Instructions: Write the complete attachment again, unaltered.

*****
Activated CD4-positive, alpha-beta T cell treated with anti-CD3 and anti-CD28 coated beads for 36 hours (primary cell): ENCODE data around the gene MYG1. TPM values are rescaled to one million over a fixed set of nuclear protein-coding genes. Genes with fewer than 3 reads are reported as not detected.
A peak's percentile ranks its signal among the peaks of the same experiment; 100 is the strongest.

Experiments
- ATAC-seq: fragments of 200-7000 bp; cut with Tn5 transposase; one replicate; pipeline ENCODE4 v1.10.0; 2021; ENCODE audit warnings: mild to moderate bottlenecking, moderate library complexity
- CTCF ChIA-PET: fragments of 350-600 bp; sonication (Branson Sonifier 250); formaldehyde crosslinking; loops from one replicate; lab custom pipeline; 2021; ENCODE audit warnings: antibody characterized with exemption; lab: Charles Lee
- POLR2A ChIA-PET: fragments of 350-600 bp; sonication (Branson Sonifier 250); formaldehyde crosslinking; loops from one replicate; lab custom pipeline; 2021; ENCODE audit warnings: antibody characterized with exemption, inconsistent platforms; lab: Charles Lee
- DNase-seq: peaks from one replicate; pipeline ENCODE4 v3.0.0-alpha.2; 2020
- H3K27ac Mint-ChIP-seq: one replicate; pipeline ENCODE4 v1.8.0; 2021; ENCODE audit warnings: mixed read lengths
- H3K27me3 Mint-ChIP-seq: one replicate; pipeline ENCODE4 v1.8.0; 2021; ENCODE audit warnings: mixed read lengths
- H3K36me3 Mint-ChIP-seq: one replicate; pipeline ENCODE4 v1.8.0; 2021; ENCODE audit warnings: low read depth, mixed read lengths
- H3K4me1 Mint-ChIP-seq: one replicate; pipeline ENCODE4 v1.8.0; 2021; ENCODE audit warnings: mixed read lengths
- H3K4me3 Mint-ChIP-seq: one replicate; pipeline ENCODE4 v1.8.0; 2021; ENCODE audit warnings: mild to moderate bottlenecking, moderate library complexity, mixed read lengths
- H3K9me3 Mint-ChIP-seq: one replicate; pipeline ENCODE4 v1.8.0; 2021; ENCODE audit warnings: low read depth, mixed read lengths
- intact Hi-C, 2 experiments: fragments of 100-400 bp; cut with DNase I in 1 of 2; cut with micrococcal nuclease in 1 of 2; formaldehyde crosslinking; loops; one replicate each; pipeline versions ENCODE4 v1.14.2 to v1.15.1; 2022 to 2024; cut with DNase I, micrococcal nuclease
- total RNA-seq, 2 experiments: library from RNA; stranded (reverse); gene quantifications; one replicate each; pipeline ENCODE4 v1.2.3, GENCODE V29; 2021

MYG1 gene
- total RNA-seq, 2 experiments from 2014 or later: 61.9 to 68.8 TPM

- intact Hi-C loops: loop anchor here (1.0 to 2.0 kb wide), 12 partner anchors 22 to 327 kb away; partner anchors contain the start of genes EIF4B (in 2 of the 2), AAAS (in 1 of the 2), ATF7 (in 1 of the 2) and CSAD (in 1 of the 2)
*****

Activated CD4-positive, alpha-beta T cell treated with anti-CD3 and anti-CD28 coated beads for 36 hours (primary cell): ENCODE data around the gene MYG1. TPM values are rescaled to one million over a fixed set of nuclear protein-coding genes. Genes with fewer than 3 reads are reported as not detected.
A peak's percentile ranks its signal among the peaks of the same experiment; 100 is the strongest.

Experiments
- ATAC-seq: fragments of 200-7000 bp; cut with Tn5 transposase; one replicate; pipeline ENCODE4 v1.10.0; 2021; ENCODE audit warnings: mild to moderate bottlenecking, moderate library complexity
- CTCF ChIA-PET: fragments of 350-600 bp; sonication (Branson Sonifier 250); formaldehyde crosslinking; loops from one replicate; lab custom pipeline; 2021; ENCODE audit warnings: antibody characterized with exemption; lab: Charles Lee
- POLR2A ChIA-PET: fragments of 350-600 bp; sonication (Branson Sonifier 250); formaldehyde crosslinking; loops from one replicate; lab custom pipeline; 2021; ENCODE audit warnings: antibody characterized with exemption, inconsistent platforms; lab: Charles Lee
- DNase-seq: peaks from one replicate; pipeline ENCODE4 v3.0.0-alpha.2; 2020
- H3K27ac Mint-ChIP-seq: one replicate; pipeline ENCODE4 v1.8.0; 2021; ENCODE audit warnings: mixed read lengths
- H3K27me3 Mint-ChIP-seq: one replicate; pipeline ENCODE4 v1.8.0; 2021; ENCODE audit warnings: mixed read lengths
- H3K36me3 Mint-ChIP-seq: one replicate; pipeline ENCODE4 v1.8.0; 2021; ENCODE audit warnings: low read depth, mixed read lengths
- H3K4me1 Mint-ChIP-seq: one replicate; pipeline ENCODE4 v1.8.0; 2021; ENCODE audit warnings: mixed read lengths
- H3K4me3 Mint-ChIP-seq: one replicate; pipeline ENCODE4 v1.8.0; 2021; ENCODE audit warnings: mild to moderate bottlenecking, moderate library complexity, mixed read lengths
- H3K9me3 Mint-ChIP-seq: one replicate; pipeline ENCODE4 v1.8.0; 2021; ENCODE audit warnings: low read depth, mixed read lengths
- intact Hi-C, 2 experiments: fragments of 100-400 bp; cut with DNase I in 1 of 2; cut with micrococcal nuclease in 1 of 2; formaldehyde crosslinking; loops; one replicate each; pipeline versions ENCODE4 v1.14.2 to v1.15.1; 2022 to 2024; cut with DNase I, micrococcal nuclease
- total RNA-seq, 2 experiments: library from RNA; stranded (reverse); gene quantifications; one replicate each; pipeline ENCODE4 v1.2.3, GENCODE V29; 2021

MYG1 gene
- total RNA-seq, 2 experiments from 2014 or later: 61.9 to 68.8 TPM

- intact Hi-C loops: loop anchor here (1.0 to 2.0 kb wide), 12 partner anchors 22 to 327 kb away; partner anchors contain the start of genes EIF4B (in 2 of the 2), AAAS (in 1 of the 2), ATF7 (in 1 of the 2) and CSAD (in 1 of the 2)